Smart Investing

 

August 17, 2012

December 6, 2013


Unemployment, Manpower and investing in the American worker

We all know that the unemployment rate is high — it's above 8 percent and seems to be stuck there. While we can blame a slow economy for the stubbornly high unemployment, what I don’t think people realize is that some of it is a result of above-average productivity.

Think about it: Fifty years ago, even 25 years ago, it took more people to build a car because there was less automation.

Building a house takes fewer people now because even a simple thing like an air hammer allows a carpenter to hammer more nails than ever before, therefore necessitating fewer carpenters.

Remember the days when a draftsman would draw plans by hand? That’s all done by computer now.

Think about how automation has increased your productivity in your own profession over the last 20 to 30 years. Remember the day you couldn’t make a business call until you got back to the office?

The American worker is the most productive in the world and now can do the work of perhaps two people compared to just a decade or two ago. The technical revolution has cost some jobs, but as people get retrained — just like they had to do during the Industrial Revolution — the unemployment rate will start to move in a positive direction.

So, keeping that in mind, does it make any sense to invest in an employment company like Manpower (NYSE: MAN)? This company was founded in 1948, and I was surprised to learn it is headquartered in Milwaukee. It has 31,000 full-time employees and offers permanent, temporary and contract recruitment services, along with training and assessment. The company's market capitalization is about $3 billion.

The valuation ratio looks attractive, starting with the PE ratio of 13.5, well below the industry average of 21.1.

Price to sales looks very good at only 0.14 for Manpower, compared to the industry at 1.53.

The industry, which Reuters calls "business services," has no tangible book value. Manpower does have a well-priced tangible book value trading at 2.6 times. The price-to-cash flow of 9.1 is the same for both the company and the industry.

Manpower pays a decent dividend of 2.3 percent, using only 29.4 percent of its earnings to pay that dividend. The industry only pays a 1.6 percent dividend but needs 32.1 percent of its earnings to pay that dividend.

Manpower seems to be struggling a little on sales growth, which comes in at 3.1 percent — roughly one-quarter the industry at 12.7 percent. Earnings per share were up 216 percent for Manpower, well above the 9.9 percent growth for the industry.

I’m sure the 200 percent-plus earnings-per-share number raised some eyebrows, so I checked the income statement and found that in the quarter ending December 2010, the company had an asset impairment charge of $429 million, which took a big chunk of the EPS for the previous 12 months. If it weren’t for that charge against earnings, the EPS growth would be nowhere near 200 percent.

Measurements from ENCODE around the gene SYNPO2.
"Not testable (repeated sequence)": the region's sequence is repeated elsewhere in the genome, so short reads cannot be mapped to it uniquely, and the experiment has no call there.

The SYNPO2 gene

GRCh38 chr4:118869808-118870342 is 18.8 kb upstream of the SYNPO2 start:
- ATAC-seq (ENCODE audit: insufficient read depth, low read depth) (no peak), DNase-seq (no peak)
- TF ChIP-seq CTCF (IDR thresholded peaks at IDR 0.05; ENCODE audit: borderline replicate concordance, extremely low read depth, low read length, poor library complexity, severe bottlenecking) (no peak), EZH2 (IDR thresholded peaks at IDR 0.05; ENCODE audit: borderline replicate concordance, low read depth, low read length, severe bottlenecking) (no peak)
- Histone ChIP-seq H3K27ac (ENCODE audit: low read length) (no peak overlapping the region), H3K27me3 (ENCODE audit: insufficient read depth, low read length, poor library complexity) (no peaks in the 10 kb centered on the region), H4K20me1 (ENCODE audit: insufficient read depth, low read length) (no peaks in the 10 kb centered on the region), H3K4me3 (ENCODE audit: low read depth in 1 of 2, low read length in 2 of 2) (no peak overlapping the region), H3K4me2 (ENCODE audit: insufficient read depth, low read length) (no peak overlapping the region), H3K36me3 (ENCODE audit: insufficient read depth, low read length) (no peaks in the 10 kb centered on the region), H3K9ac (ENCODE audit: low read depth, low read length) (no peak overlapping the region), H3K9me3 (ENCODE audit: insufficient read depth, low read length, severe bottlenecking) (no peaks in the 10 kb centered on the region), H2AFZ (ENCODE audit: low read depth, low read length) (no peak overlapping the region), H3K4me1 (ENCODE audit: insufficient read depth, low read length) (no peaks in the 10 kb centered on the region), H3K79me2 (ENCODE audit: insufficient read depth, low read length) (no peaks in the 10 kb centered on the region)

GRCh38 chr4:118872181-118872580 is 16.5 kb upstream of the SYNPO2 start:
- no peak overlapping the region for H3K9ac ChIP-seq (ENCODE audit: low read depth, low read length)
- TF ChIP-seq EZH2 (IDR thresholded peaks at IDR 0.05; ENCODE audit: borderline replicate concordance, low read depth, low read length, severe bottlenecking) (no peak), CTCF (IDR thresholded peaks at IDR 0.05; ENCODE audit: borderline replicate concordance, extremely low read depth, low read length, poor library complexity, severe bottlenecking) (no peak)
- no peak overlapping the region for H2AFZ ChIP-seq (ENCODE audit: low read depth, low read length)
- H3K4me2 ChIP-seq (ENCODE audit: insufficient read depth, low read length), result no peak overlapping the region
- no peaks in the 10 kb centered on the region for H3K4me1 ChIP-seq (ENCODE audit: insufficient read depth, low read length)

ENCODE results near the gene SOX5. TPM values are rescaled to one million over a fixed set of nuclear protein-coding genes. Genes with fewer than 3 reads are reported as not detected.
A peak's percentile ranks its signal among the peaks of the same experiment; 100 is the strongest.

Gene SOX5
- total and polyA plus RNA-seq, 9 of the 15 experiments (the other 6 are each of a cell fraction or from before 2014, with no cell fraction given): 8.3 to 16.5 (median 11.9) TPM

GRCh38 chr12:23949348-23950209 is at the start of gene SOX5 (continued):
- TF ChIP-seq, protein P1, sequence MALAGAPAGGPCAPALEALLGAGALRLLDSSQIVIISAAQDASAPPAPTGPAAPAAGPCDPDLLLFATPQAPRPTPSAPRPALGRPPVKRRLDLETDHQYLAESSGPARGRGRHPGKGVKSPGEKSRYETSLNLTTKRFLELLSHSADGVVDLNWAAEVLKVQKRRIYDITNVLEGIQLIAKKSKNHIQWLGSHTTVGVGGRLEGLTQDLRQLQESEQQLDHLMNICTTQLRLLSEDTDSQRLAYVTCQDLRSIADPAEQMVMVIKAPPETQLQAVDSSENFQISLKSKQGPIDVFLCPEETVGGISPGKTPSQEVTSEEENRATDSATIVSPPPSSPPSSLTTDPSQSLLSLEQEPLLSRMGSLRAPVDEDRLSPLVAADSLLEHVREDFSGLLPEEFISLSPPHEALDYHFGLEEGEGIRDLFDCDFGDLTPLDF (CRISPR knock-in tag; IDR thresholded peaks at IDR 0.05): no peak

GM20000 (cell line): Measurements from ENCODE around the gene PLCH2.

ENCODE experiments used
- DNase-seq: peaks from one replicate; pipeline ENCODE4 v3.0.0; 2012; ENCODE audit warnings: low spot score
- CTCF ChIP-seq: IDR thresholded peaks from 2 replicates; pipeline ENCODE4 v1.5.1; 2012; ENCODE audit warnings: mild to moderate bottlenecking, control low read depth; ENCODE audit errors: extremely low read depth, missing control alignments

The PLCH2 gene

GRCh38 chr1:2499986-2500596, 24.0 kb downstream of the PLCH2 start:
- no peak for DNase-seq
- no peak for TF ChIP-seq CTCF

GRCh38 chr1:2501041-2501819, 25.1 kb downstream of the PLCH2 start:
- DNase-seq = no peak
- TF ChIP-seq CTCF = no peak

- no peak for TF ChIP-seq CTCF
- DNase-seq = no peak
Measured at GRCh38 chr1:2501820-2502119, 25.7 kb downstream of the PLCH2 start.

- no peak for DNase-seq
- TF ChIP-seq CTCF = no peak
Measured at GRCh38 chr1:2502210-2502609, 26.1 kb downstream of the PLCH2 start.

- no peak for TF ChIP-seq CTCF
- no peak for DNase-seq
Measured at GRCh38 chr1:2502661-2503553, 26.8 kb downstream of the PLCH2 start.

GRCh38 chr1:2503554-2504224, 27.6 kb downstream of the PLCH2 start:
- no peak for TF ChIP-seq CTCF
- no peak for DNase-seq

The balance sheet looked pretty good, with a current ratio of 1.4, slightly above the industry at 1.3.

I should point out that most of the liquidity is coming from receivables at $4.3 billion and only $455 million in cash and short-term investments. Debt to equity also looks good at 30.1 for Manpower, well below the industry average of 80.3. Of the $755 million of debt, roughly $309 million is in short-term notes payable due in less than one year. This is down from last quarter's $454 million, but I would like to see the company either pay its short-term debt off or lock it in to lower long-term rates going forward.

I was disappointed with the net profit margin of 1 percent compared to the industry average of 7.2 percent. I was hoping to see a better return on equity, but was disappointed here as well to see the company ROE at 8.9 percent, half the industry average of 18.8 percent.

Over the last year, the stock has seen a high price of $48.28 and a low price of $30.53. Looking out to the year ending December 2013, the mean of 16 analysts are looking for an EPS of $2.94 — this is down almost 20 percent from the $3.63 estimate 90 days ago. This may explain some of the reason for the fall in the stock, but if an investor places a 16.5 multiple on the EPS estimate, the target sell price would be $48.51, a gain of nearly 30 percent. The price/earnings-to-growth ratio came in a little high at 1.97, and the company has surpassed every EPS estimate over the last four quarters.

If you’re going to invest in this company, besides doing your own research, be sure to watch the economic reports and pay attention to what is going on with jobs.

Have a question or a company you'd like me to take a look at? Email me at brent@wilseyassetmanagement.com.









Wilsey is president of Wilsey Asset Management and can be heard every Saturday at 8 a.m. on KFMB AM760. Information is provided by Reuters.


 

August 17, 2012

December 6, 2013


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